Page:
In zkSync, any withdrawal is finalized between 15 minutes and 3 hours, with faster times when there is higher activity.

4) Transaction costs

ZK Rollups are cheaper (opens new window) for most popular crypto use cases because it requires the least amount of data to be posted on-chain (no signatures and no transaction parameters).

However, for some common use cases, the cost savings are an order of magnitude more significant! Specifically, ZK Rollups only need to post the final changes to state, and since many transactions touch the same storage slots, this cost is amortized. For example, all trading and oracle update transactions in the same block come with zero data availability costs.

Finally, zkSync 2.0 will have an extension called zkPorter that offers constant 1-3 cent transaction fees by putting data offchain. Optimistic rollups fundamentally cannot have such an extension with off-chain data availability because there is no way for the watchers to verify the validity of every single transaction without public data for it. So, it’s not possible for them to offer such a hybrid system to users who prefer ultra-low fees over security.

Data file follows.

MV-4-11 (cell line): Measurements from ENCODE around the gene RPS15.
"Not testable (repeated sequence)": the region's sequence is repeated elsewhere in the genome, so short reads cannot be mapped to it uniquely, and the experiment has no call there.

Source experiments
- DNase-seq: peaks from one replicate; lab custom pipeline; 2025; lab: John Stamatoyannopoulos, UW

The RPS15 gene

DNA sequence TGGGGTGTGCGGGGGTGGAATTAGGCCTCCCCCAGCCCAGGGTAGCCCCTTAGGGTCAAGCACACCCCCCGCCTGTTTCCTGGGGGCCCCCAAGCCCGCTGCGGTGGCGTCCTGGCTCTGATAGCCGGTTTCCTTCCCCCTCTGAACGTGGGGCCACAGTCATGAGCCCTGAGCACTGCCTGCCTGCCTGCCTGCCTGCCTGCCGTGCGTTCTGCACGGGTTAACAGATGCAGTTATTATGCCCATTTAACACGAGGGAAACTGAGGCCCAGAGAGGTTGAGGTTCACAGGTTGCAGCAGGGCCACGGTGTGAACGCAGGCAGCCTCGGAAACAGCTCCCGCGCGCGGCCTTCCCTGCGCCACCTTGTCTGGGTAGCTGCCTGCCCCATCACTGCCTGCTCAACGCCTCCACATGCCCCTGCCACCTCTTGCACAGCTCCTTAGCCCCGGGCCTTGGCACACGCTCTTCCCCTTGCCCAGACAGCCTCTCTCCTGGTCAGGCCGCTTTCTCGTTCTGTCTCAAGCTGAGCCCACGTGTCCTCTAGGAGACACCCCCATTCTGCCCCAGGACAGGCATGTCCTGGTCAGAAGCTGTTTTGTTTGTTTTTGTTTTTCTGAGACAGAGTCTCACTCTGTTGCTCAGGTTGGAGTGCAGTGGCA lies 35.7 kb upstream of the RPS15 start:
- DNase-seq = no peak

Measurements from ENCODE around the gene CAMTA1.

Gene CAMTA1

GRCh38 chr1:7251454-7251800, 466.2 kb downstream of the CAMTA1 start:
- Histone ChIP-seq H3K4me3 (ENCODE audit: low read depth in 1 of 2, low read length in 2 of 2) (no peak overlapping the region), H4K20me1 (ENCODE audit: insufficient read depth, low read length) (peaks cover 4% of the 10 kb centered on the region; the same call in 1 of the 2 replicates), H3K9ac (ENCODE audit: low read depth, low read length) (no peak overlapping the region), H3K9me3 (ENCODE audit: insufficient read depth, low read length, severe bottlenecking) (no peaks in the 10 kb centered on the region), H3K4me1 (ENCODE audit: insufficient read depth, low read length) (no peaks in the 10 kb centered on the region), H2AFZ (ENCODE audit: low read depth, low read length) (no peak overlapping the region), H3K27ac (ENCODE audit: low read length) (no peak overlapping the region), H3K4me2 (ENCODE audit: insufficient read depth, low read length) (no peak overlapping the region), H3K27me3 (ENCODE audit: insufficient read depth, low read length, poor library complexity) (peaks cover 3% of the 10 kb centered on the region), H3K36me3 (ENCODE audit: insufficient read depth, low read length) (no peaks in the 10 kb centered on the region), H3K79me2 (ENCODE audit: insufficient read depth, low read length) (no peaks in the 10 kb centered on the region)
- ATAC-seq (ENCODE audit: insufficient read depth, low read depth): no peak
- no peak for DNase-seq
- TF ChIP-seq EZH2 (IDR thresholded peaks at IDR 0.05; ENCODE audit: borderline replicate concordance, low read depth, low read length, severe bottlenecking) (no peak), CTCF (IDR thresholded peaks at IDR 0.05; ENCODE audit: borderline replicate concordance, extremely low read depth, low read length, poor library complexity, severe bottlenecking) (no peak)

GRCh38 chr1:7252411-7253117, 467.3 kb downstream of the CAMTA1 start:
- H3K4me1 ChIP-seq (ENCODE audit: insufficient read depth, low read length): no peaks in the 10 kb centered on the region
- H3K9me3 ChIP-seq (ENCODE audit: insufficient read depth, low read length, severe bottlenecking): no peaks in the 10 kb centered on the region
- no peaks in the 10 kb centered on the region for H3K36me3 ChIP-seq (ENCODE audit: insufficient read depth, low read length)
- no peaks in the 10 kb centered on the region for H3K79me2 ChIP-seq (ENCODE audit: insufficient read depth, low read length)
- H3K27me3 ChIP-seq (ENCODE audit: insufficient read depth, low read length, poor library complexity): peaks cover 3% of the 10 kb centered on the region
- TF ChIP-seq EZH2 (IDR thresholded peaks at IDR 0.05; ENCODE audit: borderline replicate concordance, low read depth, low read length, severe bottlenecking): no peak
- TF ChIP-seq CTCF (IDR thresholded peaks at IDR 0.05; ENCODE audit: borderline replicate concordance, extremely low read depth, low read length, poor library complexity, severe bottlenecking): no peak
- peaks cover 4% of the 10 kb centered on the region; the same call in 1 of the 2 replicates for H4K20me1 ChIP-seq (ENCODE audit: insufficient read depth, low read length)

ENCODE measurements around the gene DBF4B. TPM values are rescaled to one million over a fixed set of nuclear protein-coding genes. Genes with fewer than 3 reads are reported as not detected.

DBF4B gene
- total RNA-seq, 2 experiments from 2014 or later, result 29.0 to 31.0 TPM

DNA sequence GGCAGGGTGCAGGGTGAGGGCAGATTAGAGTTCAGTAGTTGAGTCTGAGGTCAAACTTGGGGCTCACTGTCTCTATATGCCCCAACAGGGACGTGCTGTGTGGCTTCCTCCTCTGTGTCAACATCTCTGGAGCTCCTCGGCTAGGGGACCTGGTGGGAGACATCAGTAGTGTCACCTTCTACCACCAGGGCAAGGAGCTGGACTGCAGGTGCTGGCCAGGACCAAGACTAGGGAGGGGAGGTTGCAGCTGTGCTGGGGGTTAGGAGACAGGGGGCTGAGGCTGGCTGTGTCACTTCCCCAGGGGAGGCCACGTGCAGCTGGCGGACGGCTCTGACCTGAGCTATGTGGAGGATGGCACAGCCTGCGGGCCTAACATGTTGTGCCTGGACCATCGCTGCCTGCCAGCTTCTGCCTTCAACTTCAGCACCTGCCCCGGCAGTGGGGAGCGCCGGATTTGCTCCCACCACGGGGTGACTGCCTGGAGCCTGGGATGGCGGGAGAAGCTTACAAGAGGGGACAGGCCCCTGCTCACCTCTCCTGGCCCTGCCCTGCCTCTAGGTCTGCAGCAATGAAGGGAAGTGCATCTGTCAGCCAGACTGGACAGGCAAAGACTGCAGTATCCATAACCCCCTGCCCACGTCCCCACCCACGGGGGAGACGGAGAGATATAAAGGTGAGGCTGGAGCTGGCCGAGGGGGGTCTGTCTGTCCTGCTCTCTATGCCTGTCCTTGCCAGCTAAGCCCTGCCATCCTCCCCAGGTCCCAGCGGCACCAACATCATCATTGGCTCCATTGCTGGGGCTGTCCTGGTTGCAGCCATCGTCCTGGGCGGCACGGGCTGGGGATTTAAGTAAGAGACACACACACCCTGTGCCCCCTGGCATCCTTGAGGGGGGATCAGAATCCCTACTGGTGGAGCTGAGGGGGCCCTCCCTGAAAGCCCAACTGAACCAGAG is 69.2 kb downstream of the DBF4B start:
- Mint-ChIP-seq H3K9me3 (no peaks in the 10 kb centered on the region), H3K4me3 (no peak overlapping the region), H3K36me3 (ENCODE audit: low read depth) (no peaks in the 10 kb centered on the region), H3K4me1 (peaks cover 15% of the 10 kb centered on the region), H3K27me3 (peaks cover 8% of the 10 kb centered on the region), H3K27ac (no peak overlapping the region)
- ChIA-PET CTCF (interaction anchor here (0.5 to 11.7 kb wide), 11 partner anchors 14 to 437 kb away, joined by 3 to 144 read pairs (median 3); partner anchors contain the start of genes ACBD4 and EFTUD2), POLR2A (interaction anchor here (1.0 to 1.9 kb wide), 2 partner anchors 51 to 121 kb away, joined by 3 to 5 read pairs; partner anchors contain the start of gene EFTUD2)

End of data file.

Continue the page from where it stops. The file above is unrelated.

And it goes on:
# How does using zkSync compare to sidechains and other L1 blockchains (e.g. Matic/Polygon, BSC, Solana, Avalanche)?

Ethereum sidechains, as well as some separate L1 blockchains, have their own security mechanisms and a bridge with Ethereum. Sometimes the bridge validators are identical with the sidechain validators and use the same staking mechanism (e.g. in case of Polygon/Matic PoS).

The most important thing to understand about this topic is that no matter how the sidechain itself is secured, when it’s used as a scaling solution, security of the assets always depends on the goodwill of the majority of the bridge validators. If the majority is compromised, they can irreversibly steal all of the assets. And since most bridges operate in a delegated PoS model under a low latency consensus requirement, the majority of the stake is usually controlled by only a handful of validator servers physically located in the same data center. The risk of all of these servers being compromised is nontrivial and a lot more than a theoretical threat!